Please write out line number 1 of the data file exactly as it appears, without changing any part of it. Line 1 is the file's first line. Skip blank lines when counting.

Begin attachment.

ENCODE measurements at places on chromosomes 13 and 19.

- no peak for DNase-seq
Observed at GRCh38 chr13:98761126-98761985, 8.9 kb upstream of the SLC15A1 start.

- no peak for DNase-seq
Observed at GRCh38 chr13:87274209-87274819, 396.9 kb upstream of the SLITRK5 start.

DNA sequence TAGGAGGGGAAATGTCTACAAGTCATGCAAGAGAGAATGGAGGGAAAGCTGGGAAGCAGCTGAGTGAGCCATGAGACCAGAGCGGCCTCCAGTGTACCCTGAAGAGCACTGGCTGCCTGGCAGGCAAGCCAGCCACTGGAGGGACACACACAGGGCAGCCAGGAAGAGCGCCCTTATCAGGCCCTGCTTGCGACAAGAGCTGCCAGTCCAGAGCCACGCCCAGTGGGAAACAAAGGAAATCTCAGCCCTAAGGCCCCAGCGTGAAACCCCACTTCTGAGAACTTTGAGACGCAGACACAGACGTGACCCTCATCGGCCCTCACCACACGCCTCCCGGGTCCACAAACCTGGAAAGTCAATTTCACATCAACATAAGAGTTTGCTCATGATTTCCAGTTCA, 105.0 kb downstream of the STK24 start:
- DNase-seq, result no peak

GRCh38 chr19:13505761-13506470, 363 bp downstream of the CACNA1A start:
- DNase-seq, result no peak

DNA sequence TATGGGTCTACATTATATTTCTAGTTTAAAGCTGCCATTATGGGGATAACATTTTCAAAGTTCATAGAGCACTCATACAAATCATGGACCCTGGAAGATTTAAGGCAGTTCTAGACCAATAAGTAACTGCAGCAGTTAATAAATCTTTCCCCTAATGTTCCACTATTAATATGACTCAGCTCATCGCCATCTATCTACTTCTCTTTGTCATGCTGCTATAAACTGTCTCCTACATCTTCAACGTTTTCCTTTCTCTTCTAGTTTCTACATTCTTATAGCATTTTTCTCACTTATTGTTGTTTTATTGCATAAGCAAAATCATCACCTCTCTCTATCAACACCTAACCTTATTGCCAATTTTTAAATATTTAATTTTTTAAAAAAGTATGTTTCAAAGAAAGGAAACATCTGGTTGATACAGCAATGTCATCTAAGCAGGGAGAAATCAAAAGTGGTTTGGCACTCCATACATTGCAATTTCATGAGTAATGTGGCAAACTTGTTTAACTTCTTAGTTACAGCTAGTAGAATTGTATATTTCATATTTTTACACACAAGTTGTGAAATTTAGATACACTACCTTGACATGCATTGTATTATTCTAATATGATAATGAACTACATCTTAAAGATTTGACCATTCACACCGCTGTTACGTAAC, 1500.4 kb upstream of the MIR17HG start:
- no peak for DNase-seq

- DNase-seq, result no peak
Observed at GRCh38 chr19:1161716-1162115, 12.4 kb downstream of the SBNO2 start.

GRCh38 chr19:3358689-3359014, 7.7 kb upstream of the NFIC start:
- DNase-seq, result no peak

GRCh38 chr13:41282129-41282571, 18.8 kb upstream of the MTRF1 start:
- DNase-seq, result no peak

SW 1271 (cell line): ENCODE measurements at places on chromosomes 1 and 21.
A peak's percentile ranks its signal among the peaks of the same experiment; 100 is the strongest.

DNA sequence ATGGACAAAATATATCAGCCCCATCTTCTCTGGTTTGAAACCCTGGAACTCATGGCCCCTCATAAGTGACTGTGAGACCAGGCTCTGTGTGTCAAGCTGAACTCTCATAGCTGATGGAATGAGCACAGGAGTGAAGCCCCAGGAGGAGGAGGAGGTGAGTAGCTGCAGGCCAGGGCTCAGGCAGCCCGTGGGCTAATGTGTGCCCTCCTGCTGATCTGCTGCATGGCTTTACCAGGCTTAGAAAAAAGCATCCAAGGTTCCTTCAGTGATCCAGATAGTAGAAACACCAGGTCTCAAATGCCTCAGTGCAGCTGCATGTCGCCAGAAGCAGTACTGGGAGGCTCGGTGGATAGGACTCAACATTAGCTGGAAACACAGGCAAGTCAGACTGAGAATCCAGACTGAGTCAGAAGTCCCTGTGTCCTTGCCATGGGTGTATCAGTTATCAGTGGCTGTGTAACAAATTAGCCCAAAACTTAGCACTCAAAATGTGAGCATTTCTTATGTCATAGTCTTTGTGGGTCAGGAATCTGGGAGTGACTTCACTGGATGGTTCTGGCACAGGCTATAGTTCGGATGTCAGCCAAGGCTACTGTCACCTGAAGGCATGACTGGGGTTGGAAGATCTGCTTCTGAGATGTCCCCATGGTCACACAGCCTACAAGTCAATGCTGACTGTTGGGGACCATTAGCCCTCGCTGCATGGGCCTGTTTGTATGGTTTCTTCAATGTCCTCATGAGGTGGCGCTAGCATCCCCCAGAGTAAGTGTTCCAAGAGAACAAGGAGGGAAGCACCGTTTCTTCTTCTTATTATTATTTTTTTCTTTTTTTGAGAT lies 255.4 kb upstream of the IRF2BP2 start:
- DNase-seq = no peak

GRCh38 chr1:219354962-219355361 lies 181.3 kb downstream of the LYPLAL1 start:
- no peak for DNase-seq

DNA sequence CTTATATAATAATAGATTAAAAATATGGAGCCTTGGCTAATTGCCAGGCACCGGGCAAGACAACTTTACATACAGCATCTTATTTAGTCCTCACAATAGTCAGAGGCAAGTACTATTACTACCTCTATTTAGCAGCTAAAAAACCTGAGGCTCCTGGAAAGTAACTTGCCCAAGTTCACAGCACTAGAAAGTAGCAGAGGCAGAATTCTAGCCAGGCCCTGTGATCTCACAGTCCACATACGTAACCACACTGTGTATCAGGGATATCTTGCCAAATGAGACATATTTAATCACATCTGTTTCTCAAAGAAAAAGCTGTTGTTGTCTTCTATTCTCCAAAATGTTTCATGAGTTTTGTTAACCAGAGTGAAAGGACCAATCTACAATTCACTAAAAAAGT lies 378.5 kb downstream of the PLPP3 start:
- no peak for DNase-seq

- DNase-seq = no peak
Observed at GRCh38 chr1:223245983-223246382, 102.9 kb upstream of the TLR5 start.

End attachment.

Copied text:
ENCODE measurements at places on chromosomes 13 and 19.